The final stage of the memory process is retrieval or recall of information. Recall can be conscious or unconscious and accurate or inaccurate, depending on the type of memory being retrieved as noted above. Evidence from victims of repeated and prolonged domestic abuse suggests a decrease in the accuracy, consistency and details of any one event over time (van Golde et al., 2018). Similar to police officers, these inconsistencies may call into question the individuals' credibility and integrity. While investigations into stress and memory typically concern the recall of stressful events (i.e. memory encoded under stress), stress experienced during retrieval also bears relevance for police. During fight-or-flight, adrenal hormones stimulate the hindbrain to rapidly process information and power habitual, instinctive responses without the need for conscious thought, thereby maximizing survival (LeDoux and Pine, 2016). Blood vessels in the PFC are constricted, limiting sophisticated cognitive processes like critical thinking, inhibition of automatic behaviours and problem solving (Roos et al., 2017). Research using rodents have shown severe impairment in recall of spatial memory under stressful conditions and when cortisol is administered before retention testing (de Quervain et al., 1998). As such, skills and knowledge that have not been consolidated into long-term, habitual memories are not likely to be recalled during events that are perceived as highly threatening, including critical incidents as well as post-incident inquiries and court testimonies. The influence of stress on retrieval therefore underscores the importance of encoding and consolidating knowledge and skills into memory through repetition and training (Di Nota and Huhta, 2019).

The scientific evidence reviewed above reveal that physiological responses to stress experienced during all stages of memory processing will influence what is recalled. As such, the purpose of this state-of-the-art review is to summarize recent research investigating the influence of stress on memory among police and other law enforcement agents, including military personnel. We conclude with evidence-based recommendations for post-incident evidence collection procedures to promote and preserve as much accurate information from officers as possible.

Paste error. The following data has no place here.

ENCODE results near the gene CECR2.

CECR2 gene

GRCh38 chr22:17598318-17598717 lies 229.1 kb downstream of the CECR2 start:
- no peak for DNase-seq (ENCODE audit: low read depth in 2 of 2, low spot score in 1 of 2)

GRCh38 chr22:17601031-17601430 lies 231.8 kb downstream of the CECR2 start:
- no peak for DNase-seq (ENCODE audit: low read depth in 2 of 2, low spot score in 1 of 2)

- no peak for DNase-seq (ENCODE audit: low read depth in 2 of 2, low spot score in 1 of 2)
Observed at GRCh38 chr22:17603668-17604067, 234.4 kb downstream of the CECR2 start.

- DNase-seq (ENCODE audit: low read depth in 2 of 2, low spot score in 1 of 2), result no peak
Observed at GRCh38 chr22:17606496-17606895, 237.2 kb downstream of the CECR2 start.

Systematic literature review procedures followed Preferred Reporting Items for Systematic Reviews and Meta-Analyses (PRISMA) guidelines (Liberati et al., 2009). Inclusion criteria for studies yielded by the literature search included experimental investigations of memory for stressful events (simulations or in-field) among law enforcement officers, including police and military personnel in order to capture the most relevant and available literature. Exclusion criteria included non-peer-reviewed studies (i.e. theses, dissertations, books, bulletins); studies where the population of interest was “eyewitness”, bystander or non-law enforcement; studies including police or law enforcement officials diagnosed with post-traumatic stress disorder (PTSD) and studies with primary outcomes that were cognitive skills other than memory (e.g. visuomotor performance, attention, perceptual distortions), including assessments of working memory (i.e. immediate capacity to perceive, store, manipulate and process information to inform decision-making; Unsworth and Engle, 2007).

Information sources included two electronic databases that index journals in the cognitive, health and applied sciences: PsychINFO and ASSIA. Boolean searches were conducted in April 2020 with the following key terms: police, officer OR law enforcement AND stress AND memory OR encoding OR consolidation OR “memory retrieval” OR recall NOT witness. Limiters included English, human, peer-reviewed studies published in the last 20 years (1999-current). The electronic yield of records was supplemented for further eligible studies with hand searches of reference lists.


The PRISMA selection of eligible studies for the current systematic review is summarized in

Figure 1. A total of 969 records were identified, and 263 duplicates were removed, leaving 706 studies for title/abstract screening; 678 records were removed through title/abstract screening, leaving 28 studies for full-text review. A further 19 studies were excluded at the full-text stage for the following reasons: wrong study outcome measures or design (n = 10); wrong population (n = 4); investigations of officers diagnosed with PTSD (n = 3); outside of date limits (n = 2), and 11titles were included from searches of reference lists, highlighting limited accessibility of topical applied research within any one electronic database. The systematic review process resulted in 20 eligible studies and is summarized in Table 1.


The following sections provide thematic summaries of the studies identified by the systematic review according to their direct investigation of memory performance among law enforcement and military officers.

Investigations on the effects of various stressors on encoding and consolidation